Long before global warming was a topic of national conversation, children across the country were being taught about the all important three R's – reduce, reuse, recycle.
However, the actual practice of recycling isn't as widespread as you may think. Though it's one of the easiest ways for people to help protect the environment, some of the most educated and affluent cities in the country are still struggling to get residents on board.
The Boston Globe reports that, despite a huge spike in recycling rates in the last few years, Boston's figures are still pretty dismal compared to other U.S. Cities. Currently, 19 percent of the city's household waste is recycled, or one out of every five pieces of trash.
Those numbers may seem promising on their own, but city officials were undoubtedly disappointed by their standing when Waste & Recycling News released a survey on the recycling habits of the thirty most populated cities in the country earlier this year.
The results showed that West Coast cities like Seattle, Washington, and San Jose, California, were recycling 60 percent of their household waste. A few southern states also made a strong showing in the study, with Austin, Texas, Memphis, Tennessee, and Jacksonville, Florida, all reporting 30 percent household waste recycling rates.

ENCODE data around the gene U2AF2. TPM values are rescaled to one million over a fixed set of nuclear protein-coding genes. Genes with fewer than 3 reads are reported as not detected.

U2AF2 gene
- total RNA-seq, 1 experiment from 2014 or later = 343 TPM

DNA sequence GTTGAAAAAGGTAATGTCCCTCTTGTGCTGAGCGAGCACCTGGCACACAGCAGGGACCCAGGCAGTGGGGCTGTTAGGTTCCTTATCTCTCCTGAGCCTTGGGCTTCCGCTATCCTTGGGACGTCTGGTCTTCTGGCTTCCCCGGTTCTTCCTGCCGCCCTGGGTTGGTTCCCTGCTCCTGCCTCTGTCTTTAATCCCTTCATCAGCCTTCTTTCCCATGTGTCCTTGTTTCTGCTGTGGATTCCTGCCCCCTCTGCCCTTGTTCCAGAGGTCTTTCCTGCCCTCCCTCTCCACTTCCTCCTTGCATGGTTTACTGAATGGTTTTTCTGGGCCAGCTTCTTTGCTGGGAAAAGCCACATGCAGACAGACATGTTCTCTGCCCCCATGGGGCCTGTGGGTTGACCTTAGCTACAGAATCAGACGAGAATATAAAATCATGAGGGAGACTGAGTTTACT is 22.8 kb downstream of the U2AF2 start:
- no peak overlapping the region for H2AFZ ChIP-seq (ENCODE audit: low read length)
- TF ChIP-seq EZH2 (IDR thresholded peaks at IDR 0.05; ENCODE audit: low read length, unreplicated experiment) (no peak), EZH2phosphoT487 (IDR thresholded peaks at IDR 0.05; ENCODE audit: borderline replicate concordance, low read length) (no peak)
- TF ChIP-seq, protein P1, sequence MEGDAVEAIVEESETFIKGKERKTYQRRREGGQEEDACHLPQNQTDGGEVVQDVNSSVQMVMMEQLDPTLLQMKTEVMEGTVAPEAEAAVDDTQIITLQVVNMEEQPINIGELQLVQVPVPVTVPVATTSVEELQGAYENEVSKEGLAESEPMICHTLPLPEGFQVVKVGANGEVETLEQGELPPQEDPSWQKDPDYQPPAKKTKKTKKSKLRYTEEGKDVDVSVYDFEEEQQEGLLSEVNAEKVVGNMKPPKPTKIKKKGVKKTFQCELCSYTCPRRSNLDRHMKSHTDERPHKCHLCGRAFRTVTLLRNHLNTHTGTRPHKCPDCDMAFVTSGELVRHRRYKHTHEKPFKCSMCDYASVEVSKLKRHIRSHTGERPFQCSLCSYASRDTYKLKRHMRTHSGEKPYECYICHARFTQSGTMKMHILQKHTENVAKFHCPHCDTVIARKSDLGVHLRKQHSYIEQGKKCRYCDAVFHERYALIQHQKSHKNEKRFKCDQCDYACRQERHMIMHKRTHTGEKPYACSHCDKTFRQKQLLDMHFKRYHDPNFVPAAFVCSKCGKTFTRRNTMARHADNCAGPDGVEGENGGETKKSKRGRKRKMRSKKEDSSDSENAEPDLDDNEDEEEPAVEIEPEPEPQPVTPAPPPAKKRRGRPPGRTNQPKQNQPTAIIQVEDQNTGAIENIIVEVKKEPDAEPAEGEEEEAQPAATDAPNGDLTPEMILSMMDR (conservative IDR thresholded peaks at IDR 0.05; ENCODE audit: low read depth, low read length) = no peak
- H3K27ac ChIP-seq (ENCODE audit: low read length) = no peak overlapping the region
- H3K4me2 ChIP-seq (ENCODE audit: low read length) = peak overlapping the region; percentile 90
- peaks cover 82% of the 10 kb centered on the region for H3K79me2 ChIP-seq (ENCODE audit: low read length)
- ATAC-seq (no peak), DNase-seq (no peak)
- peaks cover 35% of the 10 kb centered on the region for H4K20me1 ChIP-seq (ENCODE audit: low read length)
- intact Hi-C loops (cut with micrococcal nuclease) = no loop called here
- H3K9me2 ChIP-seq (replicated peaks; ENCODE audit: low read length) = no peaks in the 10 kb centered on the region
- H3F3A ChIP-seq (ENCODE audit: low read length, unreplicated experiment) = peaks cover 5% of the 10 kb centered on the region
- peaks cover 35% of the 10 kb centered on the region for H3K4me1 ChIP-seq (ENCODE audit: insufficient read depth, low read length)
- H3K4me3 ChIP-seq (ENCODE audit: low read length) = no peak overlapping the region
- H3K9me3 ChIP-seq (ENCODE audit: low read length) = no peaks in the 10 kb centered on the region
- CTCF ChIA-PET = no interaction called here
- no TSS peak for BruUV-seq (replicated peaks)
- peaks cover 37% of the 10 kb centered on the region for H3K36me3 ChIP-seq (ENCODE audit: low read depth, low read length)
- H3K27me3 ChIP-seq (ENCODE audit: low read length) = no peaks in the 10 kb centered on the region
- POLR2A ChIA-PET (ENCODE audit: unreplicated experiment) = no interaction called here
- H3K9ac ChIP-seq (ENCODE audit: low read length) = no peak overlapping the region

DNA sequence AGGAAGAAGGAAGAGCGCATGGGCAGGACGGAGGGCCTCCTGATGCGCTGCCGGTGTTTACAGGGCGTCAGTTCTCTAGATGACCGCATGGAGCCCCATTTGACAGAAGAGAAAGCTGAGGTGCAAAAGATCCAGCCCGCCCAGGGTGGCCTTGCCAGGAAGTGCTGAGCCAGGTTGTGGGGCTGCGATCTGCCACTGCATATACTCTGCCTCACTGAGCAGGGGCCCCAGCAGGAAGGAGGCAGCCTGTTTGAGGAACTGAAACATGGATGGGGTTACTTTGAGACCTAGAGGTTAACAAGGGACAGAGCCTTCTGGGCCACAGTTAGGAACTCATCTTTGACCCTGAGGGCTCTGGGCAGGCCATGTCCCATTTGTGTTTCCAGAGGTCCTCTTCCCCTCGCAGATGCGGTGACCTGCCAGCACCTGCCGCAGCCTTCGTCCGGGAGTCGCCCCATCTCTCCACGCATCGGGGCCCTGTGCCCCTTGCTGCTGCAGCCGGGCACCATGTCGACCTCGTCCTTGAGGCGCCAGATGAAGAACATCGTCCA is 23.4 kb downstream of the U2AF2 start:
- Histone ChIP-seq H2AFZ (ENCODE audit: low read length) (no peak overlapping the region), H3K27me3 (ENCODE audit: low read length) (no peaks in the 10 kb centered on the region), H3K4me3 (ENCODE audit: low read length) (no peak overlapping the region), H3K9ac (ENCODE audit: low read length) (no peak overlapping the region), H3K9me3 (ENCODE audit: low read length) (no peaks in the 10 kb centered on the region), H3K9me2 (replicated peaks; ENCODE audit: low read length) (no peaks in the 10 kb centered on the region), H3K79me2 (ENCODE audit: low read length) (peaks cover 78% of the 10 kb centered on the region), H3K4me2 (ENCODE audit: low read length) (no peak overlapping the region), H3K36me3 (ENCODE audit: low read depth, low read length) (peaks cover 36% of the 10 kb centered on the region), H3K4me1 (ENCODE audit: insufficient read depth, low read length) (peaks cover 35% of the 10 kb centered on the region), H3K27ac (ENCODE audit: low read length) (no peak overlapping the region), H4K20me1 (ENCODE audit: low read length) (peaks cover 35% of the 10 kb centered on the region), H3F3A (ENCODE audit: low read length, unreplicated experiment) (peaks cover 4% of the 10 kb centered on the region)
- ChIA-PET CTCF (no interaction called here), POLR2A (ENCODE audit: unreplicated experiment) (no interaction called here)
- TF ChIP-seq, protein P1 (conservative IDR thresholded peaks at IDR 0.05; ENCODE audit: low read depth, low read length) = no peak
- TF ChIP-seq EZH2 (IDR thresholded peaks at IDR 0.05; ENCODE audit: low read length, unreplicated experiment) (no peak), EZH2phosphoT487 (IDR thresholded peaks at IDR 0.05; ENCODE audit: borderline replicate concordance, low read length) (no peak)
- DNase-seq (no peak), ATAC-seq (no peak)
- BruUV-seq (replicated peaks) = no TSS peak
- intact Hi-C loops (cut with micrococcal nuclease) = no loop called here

Boston's disappointing numbers are especially surprising since it was ranked as one of the top five in the U.S. and Canada Green City index, which was released by the Economist Intelligence Unit last year.
Jim Hunt, chief of the mayor’s office of energy and environment services, told the Globe that Boston still struggles with recycling and waste management, despite spending $5 million on recycling programs annually.
But, no matter how much cities invest in these programs, it comes down to individuals to actually take the time to sort through their waste products and make sure that everything that can be recycled actually is.